I loved the Aloft hotel – super nice staff working there, rooftop pool, gym, nice rooms, free wifi, free shots of some sort of juice medley in the lobby. They even have a snack station where you can get some food quickly, along with a bar and restaurant. The hotel I loved, but the area it’s in, right across from the train station isn’t that nice. It’s a ton of highways so you need to walk on under and overpasses if you’re planning on walking around. And there is a lot of construction there too. There do seem to be a bunch of hotels in that area and if you are taking cabs or the metro then that isn’t a problem. The hotel is also right in the Brickfields area, the Little India of KL so there are some great Indian food dining options within a 10-20 minute walk. We had the traditional banana leaf Indian meal at a place called Vishalatchi food catering which was delicious. Malaysian food is incredible so definitely seek out some good local places to eat – Mark from has a few great posts on dining in KL so definitely check those out. And if you’re interested in shopping there seems to be no shortage of mega malls! We actually have a layover in Abu Dhabi for a few hours on our way to Madrid on the 10th but unfortunately not long enough to see the city. Will let you know next time we are there though! Have a great trip : )

      Vicky April 7, 2014 at 8:41 AM Reply
    • Nicole,

      If your budget range is Westin/Sheraton then you should book at Hilton KL Sentral or Le Meridien. I am assuming you will be coming from KLIA and not LCCT airport and that you will be taking the ERL train to KL Sentral. I believe there is a Hilton/Le Meridien counter at KL Sentral and they can guide you how to walk to the hotel. KL Sentral is expending hence the construction and messiness. Apologise on this.

      March – April is our hottest/draught season and if you are here during this time, please be prepare, I think it is the same season/month for most Asia countries. I highly recommend you to visit Penang and Melaka as it is richer in culture/architecture/food. If you want uniqueness, then visit Terengganu on the east coast, their food/custom are totally different and they have crystal clear water/beach/islands.

      Cover KL last. That’s how I normally travel, big city will be the last city to venture before heading back.

      Anonymous April 8, 2014 at 12:16 PM Reply
      • Thanks for adding in your advice : ))

        Vicky April 8, 2014 at 11:25 PM Reply
  5. We weren’t impressed by the city either, HOWEVER going outside of the city, we found Chiling Falls and LOVED it.

    Naomi April 8, 2014 at 12:51 PM Reply
    • Wish we had known about the Chiling Falls when we were in KL – looks lovely and super refreshing – perfect for the Malaysian heat!

      Vicky April 8, 2014 at 11:27 PM Reply
  6. I really didn’t like KL either. We were with a tour and our experienced Thai guide got mugged outside our dirty hotel within 10 minutes of getting there. Struggled to find good food (I tweeted an ex pat for suggestions)and also experienced the crossing a Spaghetti Junction ( of highways,to get to The National Museum (which is well worth a visit)from the rail station. Then back across the busy roads to get to Little India for lunch, which was very good (we like spicy food)and deciding to get a taxi back as we couldn’t face the walk back to the station as we were due to join the tour group for a bus tour of the city. Yet the railway system is fantastic, clean and cheap. Was very happy to leave a dirty city for The Cameron Highlands. The contrast between the high rise building of the rich and the shoddy pavements of the poor also made me very angry.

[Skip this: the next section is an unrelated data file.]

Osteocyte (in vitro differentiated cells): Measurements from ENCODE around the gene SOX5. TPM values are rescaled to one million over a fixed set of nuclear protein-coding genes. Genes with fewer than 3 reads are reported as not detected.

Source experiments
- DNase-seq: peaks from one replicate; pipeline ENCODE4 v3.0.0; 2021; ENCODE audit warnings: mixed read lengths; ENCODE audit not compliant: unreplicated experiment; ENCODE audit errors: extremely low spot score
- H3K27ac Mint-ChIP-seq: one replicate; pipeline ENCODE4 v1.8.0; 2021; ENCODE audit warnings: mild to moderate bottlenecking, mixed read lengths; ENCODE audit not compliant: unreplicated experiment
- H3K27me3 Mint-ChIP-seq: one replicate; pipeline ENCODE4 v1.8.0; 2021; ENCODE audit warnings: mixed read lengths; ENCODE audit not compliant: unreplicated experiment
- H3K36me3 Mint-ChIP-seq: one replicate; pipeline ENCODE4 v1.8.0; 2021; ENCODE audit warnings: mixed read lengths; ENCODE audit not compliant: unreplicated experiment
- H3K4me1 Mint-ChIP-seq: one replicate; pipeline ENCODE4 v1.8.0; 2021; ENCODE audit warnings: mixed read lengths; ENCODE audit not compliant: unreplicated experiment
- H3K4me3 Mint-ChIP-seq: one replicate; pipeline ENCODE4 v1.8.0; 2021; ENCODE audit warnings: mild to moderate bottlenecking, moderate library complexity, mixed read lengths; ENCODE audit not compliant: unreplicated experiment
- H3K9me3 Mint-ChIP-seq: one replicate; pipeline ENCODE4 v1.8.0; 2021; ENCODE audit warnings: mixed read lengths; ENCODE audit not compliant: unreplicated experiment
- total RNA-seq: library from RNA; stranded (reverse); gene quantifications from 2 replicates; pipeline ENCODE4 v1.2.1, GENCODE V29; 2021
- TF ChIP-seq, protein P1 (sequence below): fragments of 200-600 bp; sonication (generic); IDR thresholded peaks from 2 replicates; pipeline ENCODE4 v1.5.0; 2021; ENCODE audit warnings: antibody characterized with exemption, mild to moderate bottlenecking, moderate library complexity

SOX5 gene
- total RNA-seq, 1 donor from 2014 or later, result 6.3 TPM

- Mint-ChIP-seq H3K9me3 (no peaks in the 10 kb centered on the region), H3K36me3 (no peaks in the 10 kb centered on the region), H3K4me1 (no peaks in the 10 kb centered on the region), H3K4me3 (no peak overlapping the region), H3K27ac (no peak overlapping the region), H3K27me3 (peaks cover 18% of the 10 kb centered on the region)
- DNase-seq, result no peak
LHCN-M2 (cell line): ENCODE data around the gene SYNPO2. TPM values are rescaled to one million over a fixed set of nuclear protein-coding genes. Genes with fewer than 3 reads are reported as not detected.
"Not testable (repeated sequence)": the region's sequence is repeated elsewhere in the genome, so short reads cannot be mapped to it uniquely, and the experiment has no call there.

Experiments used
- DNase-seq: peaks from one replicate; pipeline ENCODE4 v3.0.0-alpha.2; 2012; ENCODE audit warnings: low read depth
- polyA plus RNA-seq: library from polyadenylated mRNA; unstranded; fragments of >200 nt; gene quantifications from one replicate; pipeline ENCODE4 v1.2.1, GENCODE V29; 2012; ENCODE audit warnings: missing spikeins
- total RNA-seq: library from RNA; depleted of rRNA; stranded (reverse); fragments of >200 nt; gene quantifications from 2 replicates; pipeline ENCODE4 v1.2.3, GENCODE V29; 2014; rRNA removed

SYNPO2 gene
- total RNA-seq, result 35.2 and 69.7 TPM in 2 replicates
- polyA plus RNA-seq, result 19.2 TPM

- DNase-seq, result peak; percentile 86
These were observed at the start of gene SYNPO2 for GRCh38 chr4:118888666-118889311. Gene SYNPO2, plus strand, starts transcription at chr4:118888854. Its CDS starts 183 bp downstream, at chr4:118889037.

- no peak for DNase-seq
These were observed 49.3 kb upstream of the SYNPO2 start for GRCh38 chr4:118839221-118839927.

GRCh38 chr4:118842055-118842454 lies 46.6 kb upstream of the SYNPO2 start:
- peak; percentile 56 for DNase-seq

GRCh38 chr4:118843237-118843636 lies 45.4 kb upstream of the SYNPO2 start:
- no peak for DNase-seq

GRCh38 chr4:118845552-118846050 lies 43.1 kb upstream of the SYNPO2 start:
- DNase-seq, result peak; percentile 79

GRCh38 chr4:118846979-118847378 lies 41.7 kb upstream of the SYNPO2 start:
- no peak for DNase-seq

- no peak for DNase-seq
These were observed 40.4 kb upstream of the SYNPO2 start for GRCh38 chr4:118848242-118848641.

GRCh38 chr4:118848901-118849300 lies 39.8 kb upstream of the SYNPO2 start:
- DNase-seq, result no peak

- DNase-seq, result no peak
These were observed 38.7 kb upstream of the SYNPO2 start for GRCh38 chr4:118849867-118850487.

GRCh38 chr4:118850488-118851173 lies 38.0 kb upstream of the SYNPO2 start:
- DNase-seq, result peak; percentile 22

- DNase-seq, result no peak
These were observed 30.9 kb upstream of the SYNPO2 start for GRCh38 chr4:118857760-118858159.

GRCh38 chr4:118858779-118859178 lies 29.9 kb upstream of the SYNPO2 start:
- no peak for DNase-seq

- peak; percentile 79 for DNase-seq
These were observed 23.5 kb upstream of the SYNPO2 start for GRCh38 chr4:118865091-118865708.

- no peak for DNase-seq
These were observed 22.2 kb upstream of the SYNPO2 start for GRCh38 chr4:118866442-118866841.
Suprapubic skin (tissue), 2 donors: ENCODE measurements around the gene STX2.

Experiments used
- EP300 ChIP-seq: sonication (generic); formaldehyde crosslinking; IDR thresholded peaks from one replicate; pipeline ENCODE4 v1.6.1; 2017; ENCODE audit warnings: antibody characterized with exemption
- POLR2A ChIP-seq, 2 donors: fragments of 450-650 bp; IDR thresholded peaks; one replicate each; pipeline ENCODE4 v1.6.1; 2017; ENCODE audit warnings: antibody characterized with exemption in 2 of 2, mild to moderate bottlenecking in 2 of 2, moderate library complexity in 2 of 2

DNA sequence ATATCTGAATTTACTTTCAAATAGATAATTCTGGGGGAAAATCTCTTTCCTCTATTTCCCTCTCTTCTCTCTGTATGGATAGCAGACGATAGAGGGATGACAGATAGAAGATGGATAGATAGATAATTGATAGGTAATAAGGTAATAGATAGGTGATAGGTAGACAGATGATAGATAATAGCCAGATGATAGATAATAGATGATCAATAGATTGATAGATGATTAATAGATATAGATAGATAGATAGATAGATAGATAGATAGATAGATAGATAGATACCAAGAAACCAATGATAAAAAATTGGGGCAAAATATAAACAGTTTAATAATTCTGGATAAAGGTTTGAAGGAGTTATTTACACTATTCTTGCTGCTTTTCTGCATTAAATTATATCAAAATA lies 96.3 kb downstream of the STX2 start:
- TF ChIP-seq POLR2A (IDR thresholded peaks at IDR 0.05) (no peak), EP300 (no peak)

Coral April 18, 2014 at 7:25 AM Reply
    • Wow I cannot believe your tour guide got mugged right upon getting there. Talk about a rough start. Had never heard of the term Spaghetti Junction but yes this is exactly what we crossed to to make it to the Bird Park. And yes we too had some great meals in Little India. We didn’t have a chance to travel through Malaysia this time around, spending most of our time renting an apt in Penang, but will definitely have to come back again to explore more of the country and the natural scenery.

      Vicky April 24, 2014 at 10:07 AM Reply
  7. KL is a challenging city for all the reasons you mention: heat/humidity, poor walkability as a result of development that’s gotten out of hand and too much traffic… Perhaps your expectations were too high.

    KL had its moments though when I visited back in February. We caught the tail end of the Chinese New Year celebrations, spent a couple of enjoyable and educational hours at the extremely AC’d and well-executed Islamic Arts Museum, and took rides with the skytrain to random stops. But the best part was staying with a friend in Ampang, a suburb of KL. What an insight into local culture! We played badminton, took a walk through a jungle near his house, ate an amazing meal at a Chinese restaurant… I’ll definitely go back, but then, having a Malaysian friend helps.

    • I do think my expectations for the city were too high for sure and that made it even more of a dissapointment. I am sure being there for the Chinese New Year celebrations was wonderful. Staying with a local must have been a great experience. We generally find that we have the best memories of places and countries when we have done a bit of couchsurfing and really connected with the locals. Will have to go back and couchsurf next time : )

      Vicky April 24, 2014 at 10:10 AM Reply
    • I do think my expectations for the city were too high for sure and that made it even more of a disappointment. I am sure being there for the Chinese New Year celebrations was wonderful. Staying with a local must have been a great experience. We generally find that we have the best memories of places and countries when we have done a bit of couchsurfing and really connected with the locals. Will have to go back and couchsurf next time : )

      Vicky April 24, 2014 at 10:11 AM Reply